e02_20011224_1224_1In 1986, Cheng Nan-jung launched a “May 19 Green Action,”
in the course of which several hundred people confronted police
for 12 hours at Lungshan Temple, demanding the end of martial law
and protesting enactment of the National Security Law.


  But after passage of the Provisional Act, due to the insufficiency of the number of National Assembly members after the ROC government’s removal to Taiwan, there was no possibility of [legally] amending the Constitution or altering the Provisional Act. In 1960, with the need to justify serving an additional term of office, Chiang K’ai-shek further damaged the development of constitutional governance: In that year, based upon an interpretation of the Judicial Yuan Grand Justices, the number of legally stipulated National Assembly members was greatly reduced in order to carry out revision of the Provisional Act and to enable the president to serve additional terms of office until his death, thus sidestepping the constitutional limitation on the number of consecutive terms of office of the president. More significantly, with the establishment of this precedent, a revision of the Provisional Act in 1966 further undermined the system of constitutional governance, empowering the president to set up a special organization for mobilizing to suppression rebellion, thus establishing a national administrative system centered upon a president-led National Security Council granted plenary powers superior to those of the Executive Yuan, and authorizing the president to make changes in the organization and powers of administrative and civil service examination agencies, therein giving the president unprecedented power.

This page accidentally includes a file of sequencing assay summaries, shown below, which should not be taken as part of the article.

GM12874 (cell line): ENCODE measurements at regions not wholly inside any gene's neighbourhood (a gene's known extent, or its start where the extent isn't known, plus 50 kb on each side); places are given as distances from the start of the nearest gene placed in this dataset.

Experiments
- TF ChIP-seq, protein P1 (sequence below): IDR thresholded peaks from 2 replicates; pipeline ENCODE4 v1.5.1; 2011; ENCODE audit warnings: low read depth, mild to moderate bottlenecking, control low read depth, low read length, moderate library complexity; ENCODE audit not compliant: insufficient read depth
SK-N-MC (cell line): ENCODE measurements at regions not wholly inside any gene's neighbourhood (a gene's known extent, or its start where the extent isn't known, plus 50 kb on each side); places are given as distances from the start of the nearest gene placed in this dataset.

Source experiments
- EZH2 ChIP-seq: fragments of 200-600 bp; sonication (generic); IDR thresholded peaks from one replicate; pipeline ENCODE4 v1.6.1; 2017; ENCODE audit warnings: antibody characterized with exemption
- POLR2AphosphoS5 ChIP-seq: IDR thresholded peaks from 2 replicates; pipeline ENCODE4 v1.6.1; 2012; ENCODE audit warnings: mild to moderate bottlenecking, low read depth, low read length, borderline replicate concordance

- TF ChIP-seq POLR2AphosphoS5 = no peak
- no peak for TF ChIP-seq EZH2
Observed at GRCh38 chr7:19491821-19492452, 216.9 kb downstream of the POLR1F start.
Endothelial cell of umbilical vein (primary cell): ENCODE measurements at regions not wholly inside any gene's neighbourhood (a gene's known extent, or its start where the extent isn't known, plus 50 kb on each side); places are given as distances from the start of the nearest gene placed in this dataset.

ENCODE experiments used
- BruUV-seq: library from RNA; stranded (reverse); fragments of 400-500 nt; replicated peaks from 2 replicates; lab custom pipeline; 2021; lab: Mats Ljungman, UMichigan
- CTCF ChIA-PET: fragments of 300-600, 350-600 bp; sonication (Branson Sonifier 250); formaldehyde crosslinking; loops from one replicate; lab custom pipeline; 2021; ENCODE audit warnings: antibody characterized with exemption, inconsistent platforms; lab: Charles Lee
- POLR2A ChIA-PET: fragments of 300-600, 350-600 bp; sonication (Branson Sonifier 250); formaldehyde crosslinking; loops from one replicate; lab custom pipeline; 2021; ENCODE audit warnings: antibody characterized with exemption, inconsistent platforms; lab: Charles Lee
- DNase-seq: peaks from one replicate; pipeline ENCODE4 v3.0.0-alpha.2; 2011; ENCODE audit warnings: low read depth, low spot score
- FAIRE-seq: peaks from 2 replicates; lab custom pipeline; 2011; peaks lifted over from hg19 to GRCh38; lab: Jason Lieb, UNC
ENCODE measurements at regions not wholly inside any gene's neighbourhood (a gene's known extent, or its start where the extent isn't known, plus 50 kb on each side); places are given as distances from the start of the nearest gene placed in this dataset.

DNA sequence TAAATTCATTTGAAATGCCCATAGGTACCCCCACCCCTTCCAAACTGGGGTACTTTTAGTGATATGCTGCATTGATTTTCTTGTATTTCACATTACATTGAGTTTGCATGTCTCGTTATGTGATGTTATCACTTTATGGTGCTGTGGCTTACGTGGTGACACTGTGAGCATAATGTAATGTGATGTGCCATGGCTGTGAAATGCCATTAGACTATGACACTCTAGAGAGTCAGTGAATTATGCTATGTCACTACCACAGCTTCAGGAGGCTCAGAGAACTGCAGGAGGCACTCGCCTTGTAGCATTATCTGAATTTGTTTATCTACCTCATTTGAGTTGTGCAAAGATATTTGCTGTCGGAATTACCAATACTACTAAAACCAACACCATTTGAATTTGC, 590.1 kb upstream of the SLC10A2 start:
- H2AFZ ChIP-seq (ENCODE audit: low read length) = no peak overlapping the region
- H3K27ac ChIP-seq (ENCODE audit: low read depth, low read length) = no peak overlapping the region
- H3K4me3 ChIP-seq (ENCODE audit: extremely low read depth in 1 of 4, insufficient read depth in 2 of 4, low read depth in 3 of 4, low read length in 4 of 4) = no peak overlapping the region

Although along with this severe damage to the original constitutional order, provisions were made for the so-called “First Election of Supplemental and Replacement Legislative Representatives” [“supplemental” referring to election of additional legislators representing local Taiwan districts; “replacement” referring to election of new legislators replacing deceased legislators nominally representing districts in mainland China], thus enabling a small number of local Taiwanese elite to enter into the national legislative organization, this representation constituted a miniscule force within the overall order, and the reformative significance of these provisions was quite limited.